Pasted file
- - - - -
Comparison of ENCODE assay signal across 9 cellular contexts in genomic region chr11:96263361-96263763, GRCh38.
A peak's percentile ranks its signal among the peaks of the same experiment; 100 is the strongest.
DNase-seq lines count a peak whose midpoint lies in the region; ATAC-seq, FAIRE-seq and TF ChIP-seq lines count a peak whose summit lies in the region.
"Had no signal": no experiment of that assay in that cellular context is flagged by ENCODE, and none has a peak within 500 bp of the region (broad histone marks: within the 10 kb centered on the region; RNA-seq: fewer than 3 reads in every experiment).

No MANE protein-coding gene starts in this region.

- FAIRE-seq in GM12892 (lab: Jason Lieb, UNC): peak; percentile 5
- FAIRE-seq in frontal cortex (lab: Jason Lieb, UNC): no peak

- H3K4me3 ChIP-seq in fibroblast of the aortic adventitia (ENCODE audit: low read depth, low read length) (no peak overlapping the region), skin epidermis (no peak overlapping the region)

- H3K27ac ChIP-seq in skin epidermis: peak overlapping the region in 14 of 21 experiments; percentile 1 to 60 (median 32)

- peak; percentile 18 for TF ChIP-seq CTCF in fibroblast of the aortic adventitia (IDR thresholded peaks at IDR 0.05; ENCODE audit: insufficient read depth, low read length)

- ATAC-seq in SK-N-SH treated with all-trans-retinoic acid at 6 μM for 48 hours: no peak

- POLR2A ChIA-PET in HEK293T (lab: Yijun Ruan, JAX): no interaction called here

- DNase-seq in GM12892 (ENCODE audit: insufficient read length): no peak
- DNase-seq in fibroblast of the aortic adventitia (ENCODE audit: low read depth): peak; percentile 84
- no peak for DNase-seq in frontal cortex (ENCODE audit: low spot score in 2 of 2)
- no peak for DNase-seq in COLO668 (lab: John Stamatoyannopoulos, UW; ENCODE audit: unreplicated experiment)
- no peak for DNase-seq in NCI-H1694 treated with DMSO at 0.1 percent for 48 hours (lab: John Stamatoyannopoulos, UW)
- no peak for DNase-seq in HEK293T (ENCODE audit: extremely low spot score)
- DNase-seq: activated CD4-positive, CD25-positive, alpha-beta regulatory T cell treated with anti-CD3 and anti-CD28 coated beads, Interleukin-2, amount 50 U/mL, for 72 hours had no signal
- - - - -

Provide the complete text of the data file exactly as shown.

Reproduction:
Comparison of ENCODE assay signal across 9 cellular contexts in genomic region chr11:96263361-96263763, GRCh38.
A peak's percentile ranks its signal among the peaks of the same experiment; 100 is the strongest.
DNase-seq lines count a peak whose midpoint lies in the region; ATAC-seq, FAIRE-seq and TF ChIP-seq lines count a peak whose summit lies in the region.
"Had no signal": no experiment of that assay in that cellular context is flagged by ENCODE, and none has a peak within 500 bp of the region (broad histone marks: within the 10 kb centered on the region; RNA-seq: fewer than 3 reads in every experiment).

No MANE protein-coding gene starts in this region.

- FAIRE-seq in GM12892 (lab: Jason Lieb, UNC): peak; percentile 5
- FAIRE-seq in frontal cortex (lab: Jason Lieb, UNC): no peak

- H3K4me3 ChIP-seq in fibroblast of the aortic adventitia (ENCODE audit: low read depth, low read length) (no peak overlapping the region), skin epidermis (no peak overlapping the region)

- H3K27ac ChIP-seq in skin epidermis: peak overlapping the region in 14 of 21 experiments; percentile 1 to 60 (median 32)

- peak; percentile 18 for TF ChIP-seq CTCF in fibroblast of the aortic adventitia (IDR thresholded peaks at IDR 0.05; ENCODE audit: insufficient read depth, low read length)

- ATAC-seq in SK-N-SH treated with all-trans-retinoic acid at 6 μM for 48 hours: no peak

- POLR2A ChIA-PET in HEK293T (lab: Yijun Ruan, JAX): no interaction called here

- DNase-seq in GM12892 (ENCODE audit: insufficient read length): no peak
- DNase-seq in fibroblast of the aortic adventitia (ENCODE audit: low read depth): peak; percentile 84
- no peak for DNase-seq in frontal cortex (ENCODE audit: low spot score in 2 of 2)
- no peak for DNase-seq in COLO668 (lab: John Stamatoyannopoulos, UW; ENCODE audit: unreplicated experiment)
- no peak for DNase-seq in NCI-H1694 treated with DMSO at 0.1 percent for 48 hours (lab: John Stamatoyannopoulos, UW)
- no peak for DNase-seq in HEK293T (ENCODE audit: extremely low spot score)
- DNase-seq: activated CD4-positive, CD25-positive, alpha-beta regulatory T cell treated with anti-CD3 and anti-CD28 coated beads, Interleukin-2, amount 50 U/mL, for 72 hours had no signal